Statistical analysis

After assessment of the Gaussian distribution of the data using the Kolmogorov–Smirnov test, the data were analyzed using analysis of variance with a Bonferroni post hoc test. The chi-square test was used to analyze binary data. Using general linear model analysis (i.e., single linear analysis and logistic regression analysis), we identified confounders for %FMD. If the significance of a variable was P < 0.1 in the general liner model analysis, we regarded it as a potential confounder. The identified confounders were included multivariate analysis as adjustments. To assess correlations, we used Pearson correlation analysis. All statistics were compiled using SPSS v21.0 (SPSS, Chicago, IL), and 2-sided tests were performed, with P < 0.05 being considered significant. Outcome values are expressed as mean ± SD, correlation coefficient (r), and standardized coefficient (β).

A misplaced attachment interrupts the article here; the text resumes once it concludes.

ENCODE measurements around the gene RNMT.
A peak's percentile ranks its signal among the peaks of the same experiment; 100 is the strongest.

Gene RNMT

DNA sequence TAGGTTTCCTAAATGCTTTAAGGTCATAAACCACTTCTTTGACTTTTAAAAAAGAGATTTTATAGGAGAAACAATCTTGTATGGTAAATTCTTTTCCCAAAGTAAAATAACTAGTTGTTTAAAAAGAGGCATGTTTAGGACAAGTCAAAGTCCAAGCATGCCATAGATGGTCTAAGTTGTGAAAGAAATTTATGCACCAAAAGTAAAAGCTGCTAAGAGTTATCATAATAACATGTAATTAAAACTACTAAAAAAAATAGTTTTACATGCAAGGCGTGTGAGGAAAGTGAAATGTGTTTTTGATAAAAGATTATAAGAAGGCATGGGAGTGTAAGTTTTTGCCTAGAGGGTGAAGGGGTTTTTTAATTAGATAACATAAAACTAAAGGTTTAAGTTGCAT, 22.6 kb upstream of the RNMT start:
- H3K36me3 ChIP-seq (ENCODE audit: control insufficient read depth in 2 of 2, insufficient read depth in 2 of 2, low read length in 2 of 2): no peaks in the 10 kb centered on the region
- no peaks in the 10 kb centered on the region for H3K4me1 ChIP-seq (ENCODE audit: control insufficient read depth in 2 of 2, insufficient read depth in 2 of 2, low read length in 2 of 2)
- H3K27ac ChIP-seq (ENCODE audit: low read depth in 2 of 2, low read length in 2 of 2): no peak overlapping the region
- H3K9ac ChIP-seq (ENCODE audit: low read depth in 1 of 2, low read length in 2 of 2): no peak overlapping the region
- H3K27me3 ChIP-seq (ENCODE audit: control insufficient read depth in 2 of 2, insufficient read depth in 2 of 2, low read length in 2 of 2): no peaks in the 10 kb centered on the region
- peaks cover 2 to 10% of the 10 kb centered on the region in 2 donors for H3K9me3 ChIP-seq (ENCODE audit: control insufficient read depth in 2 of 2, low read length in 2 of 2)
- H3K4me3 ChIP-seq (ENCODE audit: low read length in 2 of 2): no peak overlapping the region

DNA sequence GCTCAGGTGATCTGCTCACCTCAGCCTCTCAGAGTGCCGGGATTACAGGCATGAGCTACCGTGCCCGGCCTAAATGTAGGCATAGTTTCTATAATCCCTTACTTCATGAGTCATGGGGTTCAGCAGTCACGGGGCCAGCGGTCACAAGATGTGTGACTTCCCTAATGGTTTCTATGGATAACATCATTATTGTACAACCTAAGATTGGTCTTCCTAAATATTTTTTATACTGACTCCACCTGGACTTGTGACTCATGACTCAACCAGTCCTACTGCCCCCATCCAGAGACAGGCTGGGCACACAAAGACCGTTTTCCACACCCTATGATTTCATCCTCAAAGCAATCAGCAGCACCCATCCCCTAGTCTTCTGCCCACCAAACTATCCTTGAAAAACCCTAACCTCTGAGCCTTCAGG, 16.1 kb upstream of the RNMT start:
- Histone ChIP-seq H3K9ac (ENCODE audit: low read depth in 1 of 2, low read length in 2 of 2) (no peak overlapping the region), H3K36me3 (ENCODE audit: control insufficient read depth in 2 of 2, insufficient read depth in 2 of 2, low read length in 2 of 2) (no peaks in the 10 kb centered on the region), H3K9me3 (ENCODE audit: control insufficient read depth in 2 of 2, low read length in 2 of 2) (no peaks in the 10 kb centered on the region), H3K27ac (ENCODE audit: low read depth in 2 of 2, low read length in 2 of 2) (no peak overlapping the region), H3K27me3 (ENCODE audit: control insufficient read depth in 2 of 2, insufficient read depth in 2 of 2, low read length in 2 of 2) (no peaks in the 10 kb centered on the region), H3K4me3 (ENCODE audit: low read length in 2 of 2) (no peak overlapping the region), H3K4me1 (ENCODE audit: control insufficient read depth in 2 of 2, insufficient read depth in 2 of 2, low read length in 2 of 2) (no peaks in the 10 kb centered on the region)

Clinical characteristics

A total of 50 patients with varying severity of SDB were included in this study. The clinical characteristics of these participants are shown in Table 1. The mean age was 58 years, with 86% being male. BMI ranged from 16 to 40kg/m2. With regards to underlying health conditions, 62% of the participants were hypertensive, 32% had diabetes, and 30% had dyslipidemia. A total of 16% of participants used ARB (4%) and ACE-I and calcium channel blocker (12%). The majority of patients were moderate to severe SDB (AHI: 44.6±22.5/hour), and their %FMD was 4.2±2.3%. The mean total sleep time, averaged SpO2, and SpO2 < 90% were 392 minutes, 94.0%, and 8.1%, respectively. The mean value of calculated TDS taken from these values was 38.8%/hour.